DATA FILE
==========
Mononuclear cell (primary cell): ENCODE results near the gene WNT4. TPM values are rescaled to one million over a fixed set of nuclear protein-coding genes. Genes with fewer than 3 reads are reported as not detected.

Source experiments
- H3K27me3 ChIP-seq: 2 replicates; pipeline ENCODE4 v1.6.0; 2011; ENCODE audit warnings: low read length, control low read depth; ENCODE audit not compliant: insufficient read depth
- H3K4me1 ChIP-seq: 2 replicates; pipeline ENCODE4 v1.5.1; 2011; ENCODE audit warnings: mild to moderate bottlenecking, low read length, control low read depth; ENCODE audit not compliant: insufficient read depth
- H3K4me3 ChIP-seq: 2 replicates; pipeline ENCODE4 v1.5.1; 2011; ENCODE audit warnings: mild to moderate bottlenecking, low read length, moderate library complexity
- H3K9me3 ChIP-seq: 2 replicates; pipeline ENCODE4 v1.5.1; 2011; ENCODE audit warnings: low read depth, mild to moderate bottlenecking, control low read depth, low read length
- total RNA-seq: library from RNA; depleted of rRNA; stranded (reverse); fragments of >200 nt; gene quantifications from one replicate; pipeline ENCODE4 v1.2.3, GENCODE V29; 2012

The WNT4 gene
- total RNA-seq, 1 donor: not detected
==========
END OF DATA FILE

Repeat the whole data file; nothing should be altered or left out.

Mononuclear cell (primary cell): ENCODE results near the gene WNT4. TPM values are rescaled to one million over a fixed set of nuclear protein-coding genes. Genes with fewer than 3 reads are reported as not detected.

Source experiments
- H3K27me3 ChIP-seq: 2 replicates; pipeline ENCODE4 v1.6.0; 2011; ENCODE audit warnings: low read length, control low read depth; ENCODE audit not compliant: insufficient read depth
- H3K4me1 ChIP-seq: 2 replicates; pipeline ENCODE4 v1.5.1; 2011; ENCODE audit warnings: mild to moderate bottlenecking, low read length, control low read depth; ENCODE audit not compliant: insufficient read depth
- H3K4me3 ChIP-seq: 2 replicates; pipeline ENCODE4 v1.5.1; 2011; ENCODE audit warnings: mild to moderate bottlenecking, low read length, moderate library complexity
- H3K9me3 ChIP-seq: 2 replicates; pipeline ENCODE4 v1.5.1; 2011; ENCODE audit warnings: low read depth, mild to moderate bottlenecking, control low read depth, low read length
- total RNA-seq: library from RNA; depleted of rRNA; stranded (reverse); fragments of >200 nt; gene quantifications from one replicate; pipeline ENCODE4 v1.2.3, GENCODE V29; 2012

The WNT4 gene
- total RNA-seq, 1 donor: not detected